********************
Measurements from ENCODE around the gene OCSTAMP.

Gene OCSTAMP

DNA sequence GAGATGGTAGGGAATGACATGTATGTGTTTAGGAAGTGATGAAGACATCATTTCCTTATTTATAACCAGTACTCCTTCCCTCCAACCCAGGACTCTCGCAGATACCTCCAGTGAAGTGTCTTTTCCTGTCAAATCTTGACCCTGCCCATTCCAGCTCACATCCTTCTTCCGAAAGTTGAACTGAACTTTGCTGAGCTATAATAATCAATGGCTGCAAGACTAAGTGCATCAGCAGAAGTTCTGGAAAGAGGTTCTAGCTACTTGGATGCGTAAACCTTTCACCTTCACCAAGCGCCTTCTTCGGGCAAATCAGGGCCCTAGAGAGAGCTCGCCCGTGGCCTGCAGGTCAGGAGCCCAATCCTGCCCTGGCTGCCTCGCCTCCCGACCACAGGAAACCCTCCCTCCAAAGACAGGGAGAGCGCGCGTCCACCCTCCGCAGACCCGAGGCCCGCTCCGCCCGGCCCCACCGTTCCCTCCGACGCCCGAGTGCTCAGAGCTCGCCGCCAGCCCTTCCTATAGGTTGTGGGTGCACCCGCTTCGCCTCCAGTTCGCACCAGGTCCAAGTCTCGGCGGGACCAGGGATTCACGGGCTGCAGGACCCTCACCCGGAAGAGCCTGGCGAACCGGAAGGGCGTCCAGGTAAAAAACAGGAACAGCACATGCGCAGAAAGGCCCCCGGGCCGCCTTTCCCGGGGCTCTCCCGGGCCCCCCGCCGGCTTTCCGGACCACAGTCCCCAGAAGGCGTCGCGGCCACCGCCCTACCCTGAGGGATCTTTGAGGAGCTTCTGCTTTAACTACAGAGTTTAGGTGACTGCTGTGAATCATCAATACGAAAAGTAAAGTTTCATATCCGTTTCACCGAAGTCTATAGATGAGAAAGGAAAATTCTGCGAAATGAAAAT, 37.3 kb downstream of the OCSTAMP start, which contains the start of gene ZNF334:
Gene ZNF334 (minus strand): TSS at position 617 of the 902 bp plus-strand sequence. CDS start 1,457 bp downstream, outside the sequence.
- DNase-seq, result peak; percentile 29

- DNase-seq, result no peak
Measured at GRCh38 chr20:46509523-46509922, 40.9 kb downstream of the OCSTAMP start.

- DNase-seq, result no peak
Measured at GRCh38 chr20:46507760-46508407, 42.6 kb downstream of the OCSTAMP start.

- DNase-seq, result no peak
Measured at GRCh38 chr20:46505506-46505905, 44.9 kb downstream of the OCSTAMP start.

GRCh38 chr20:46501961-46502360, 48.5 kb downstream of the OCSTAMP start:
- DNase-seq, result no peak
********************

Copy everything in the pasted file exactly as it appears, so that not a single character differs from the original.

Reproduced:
Measurements from ENCODE around the gene OCSTAMP.

Gene OCSTAMP

DNA sequence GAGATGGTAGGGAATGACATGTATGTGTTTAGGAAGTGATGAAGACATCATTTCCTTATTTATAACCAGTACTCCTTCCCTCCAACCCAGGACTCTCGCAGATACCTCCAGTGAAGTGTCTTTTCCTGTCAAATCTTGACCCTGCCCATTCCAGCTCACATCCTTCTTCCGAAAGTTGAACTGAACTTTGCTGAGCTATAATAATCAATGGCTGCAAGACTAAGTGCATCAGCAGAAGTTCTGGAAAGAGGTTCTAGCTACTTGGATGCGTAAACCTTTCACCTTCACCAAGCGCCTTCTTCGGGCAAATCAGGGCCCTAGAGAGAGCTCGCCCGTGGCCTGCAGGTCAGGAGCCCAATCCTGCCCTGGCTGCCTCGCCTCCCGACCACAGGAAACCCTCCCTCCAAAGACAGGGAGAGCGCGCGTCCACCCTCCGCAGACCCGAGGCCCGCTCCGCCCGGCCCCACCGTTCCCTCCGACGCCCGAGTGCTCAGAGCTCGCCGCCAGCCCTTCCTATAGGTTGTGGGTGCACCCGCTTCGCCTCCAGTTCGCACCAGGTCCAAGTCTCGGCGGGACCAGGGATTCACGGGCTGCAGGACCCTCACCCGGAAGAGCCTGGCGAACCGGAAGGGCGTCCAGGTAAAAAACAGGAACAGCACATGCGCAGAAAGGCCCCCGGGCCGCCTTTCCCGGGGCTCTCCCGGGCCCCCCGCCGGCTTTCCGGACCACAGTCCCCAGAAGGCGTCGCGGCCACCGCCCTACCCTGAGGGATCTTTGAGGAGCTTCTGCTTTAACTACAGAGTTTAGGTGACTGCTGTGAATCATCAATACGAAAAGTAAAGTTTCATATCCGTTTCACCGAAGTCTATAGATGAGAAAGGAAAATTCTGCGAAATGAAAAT, 37.3 kb downstream of the OCSTAMP start, which contains the start of gene ZNF334:
Gene ZNF334 (minus strand): TSS at position 617 of the 902 bp plus-strand sequence. CDS start 1,457 bp downstream, outside the sequence.
- DNase-seq, result peak; percentile 29

- DNase-seq, result no peak
Measured at GRCh38 chr20:46509523-46509922, 40.9 kb downstream of the OCSTAMP start.

- DNase-seq, result no peak
Measured at GRCh38 chr20:46507760-46508407, 42.6 kb downstream of the OCSTAMP start.

- DNase-seq, result no peak
Measured at GRCh38 chr20:46505506-46505905, 44.9 kb downstream of the OCSTAMP start.

GRCh38 chr20:46501961-46502360, 48.5 kb downstream of the OCSTAMP start:
- DNase-seq, result no peak